I’d be lying, of course, if I were to imply that editing is a completely selfless endeavor. I do it for the money. No. I’m kidding. In fact, one of my dear friends and classmates from my MFA program once said that our MFAs in poetry were actually PhDs in Unicorn Grooming, and this still makes me chuckle. Who doesn’t love a good unicorn?

Seriously, though, I edit because, not unlike writing poetry, it is an art in its own right: from word/art pairings to editor’s notes. Moreover, serving as an editor undoubtedly pushes me to be a better and better poet myself. For example, as an Associate Poetry Editor with The Literary Review, I am (happily) forced to look at the slush pile on an almost-daily basis. And, through my duties as the Online Managing Editor of The Literary Review, I’m constantly exposed to poetry both from our Archives, Re-Features from other literary magazines, and also via Book Reviews. I’m truly immersed in poetry, and to be a writer, we must read.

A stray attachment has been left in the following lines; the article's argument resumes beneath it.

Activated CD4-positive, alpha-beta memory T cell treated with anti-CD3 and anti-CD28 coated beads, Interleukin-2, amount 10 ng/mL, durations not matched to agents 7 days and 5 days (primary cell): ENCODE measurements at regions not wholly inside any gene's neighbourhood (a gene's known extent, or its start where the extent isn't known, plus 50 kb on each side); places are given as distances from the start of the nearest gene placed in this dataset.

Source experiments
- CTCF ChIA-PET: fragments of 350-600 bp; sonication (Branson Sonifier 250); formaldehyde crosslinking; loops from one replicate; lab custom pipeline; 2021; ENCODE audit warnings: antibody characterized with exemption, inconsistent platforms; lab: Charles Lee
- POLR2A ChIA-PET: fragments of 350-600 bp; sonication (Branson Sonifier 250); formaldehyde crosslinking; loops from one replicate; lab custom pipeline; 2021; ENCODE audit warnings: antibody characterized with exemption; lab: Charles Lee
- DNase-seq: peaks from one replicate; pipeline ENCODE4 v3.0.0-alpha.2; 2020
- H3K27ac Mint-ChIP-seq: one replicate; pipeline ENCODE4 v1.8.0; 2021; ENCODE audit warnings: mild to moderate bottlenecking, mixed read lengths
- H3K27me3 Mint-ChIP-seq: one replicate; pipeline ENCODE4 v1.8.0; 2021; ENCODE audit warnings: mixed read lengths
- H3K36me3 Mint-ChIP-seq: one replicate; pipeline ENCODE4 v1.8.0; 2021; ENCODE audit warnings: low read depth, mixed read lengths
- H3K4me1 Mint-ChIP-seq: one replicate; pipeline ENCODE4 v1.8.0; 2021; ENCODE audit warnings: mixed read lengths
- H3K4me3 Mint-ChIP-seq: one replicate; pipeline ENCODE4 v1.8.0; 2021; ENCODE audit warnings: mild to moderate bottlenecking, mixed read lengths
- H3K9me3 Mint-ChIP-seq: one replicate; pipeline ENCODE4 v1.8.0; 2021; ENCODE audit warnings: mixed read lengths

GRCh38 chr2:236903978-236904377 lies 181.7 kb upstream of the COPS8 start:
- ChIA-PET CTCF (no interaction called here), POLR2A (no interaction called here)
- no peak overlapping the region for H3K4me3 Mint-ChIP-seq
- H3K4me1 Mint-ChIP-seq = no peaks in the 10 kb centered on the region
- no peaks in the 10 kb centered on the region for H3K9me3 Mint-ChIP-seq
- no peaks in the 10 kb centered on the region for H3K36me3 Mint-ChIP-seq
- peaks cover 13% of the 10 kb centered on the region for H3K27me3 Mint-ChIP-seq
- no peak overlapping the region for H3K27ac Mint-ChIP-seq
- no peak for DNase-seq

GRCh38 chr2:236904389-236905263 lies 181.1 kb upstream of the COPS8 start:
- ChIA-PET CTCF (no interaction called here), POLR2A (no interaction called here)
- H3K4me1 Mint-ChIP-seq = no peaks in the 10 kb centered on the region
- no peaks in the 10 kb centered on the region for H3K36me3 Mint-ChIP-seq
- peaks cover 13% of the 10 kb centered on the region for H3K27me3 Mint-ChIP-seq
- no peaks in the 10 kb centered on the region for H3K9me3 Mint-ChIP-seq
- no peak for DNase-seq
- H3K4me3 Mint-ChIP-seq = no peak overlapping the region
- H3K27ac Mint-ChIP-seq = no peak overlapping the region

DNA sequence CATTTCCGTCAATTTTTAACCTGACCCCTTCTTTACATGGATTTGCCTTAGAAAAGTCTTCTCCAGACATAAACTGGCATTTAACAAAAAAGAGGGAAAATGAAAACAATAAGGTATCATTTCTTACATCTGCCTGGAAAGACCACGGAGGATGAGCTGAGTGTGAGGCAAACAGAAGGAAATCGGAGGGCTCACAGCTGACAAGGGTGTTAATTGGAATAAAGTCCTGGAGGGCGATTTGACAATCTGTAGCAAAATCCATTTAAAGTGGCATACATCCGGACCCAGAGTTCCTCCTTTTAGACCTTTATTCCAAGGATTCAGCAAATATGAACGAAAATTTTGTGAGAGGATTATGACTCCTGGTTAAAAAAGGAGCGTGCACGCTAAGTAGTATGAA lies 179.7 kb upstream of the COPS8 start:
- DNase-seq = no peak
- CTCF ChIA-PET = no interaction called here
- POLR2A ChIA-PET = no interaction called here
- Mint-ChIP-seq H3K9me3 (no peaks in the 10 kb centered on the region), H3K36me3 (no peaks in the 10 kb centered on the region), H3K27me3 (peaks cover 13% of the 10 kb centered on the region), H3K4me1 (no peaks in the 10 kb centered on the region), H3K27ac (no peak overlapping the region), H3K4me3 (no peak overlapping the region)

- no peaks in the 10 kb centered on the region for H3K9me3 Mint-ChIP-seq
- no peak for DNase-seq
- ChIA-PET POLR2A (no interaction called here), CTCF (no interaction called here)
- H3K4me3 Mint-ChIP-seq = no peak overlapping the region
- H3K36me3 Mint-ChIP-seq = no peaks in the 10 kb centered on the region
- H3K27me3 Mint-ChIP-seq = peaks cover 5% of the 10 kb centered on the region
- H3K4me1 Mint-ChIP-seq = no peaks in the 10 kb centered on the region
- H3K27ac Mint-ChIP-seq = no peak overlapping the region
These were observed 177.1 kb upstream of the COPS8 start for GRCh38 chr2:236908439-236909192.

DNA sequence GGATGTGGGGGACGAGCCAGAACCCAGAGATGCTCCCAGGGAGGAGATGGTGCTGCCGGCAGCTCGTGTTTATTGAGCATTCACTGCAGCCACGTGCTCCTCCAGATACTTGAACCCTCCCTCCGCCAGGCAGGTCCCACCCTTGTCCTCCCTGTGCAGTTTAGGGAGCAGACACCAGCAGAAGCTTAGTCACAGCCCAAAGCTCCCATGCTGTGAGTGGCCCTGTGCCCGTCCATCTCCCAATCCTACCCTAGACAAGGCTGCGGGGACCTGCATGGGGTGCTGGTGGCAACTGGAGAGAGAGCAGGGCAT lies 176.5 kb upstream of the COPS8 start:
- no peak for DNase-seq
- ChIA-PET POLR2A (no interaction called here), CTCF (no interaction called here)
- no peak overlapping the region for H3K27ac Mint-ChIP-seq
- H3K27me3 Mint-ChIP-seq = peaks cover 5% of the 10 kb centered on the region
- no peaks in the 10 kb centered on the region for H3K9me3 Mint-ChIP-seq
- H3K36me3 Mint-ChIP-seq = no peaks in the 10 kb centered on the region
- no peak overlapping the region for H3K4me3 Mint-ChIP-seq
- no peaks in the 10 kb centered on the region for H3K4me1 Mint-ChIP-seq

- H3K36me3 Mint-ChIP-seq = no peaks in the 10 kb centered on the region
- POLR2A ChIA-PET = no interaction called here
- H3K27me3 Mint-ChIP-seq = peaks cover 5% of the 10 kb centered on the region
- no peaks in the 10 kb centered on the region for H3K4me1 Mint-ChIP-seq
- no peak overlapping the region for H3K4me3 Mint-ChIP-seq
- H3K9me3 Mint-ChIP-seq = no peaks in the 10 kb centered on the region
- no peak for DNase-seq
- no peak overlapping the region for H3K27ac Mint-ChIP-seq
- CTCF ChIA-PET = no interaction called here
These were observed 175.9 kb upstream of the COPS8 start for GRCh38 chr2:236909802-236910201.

Moreover, my less traditional literary project, Petite Hound Press, has forced me to think more deeply about poetry . . . to approach the meaning of it all in a way that seems, to me, most like the curator of an exhibit at an art museum. I need to contemplate the connections between poetry and visual art; twice a month, my Co-Editor, Letisia Cruz, and I must articulate some semblance of this for each bimonthly issue’s Editors’ Note. Because I am drawn, both as a writer and a reader, to imagistic poetry, these studies are particularly invaluable to my own craft.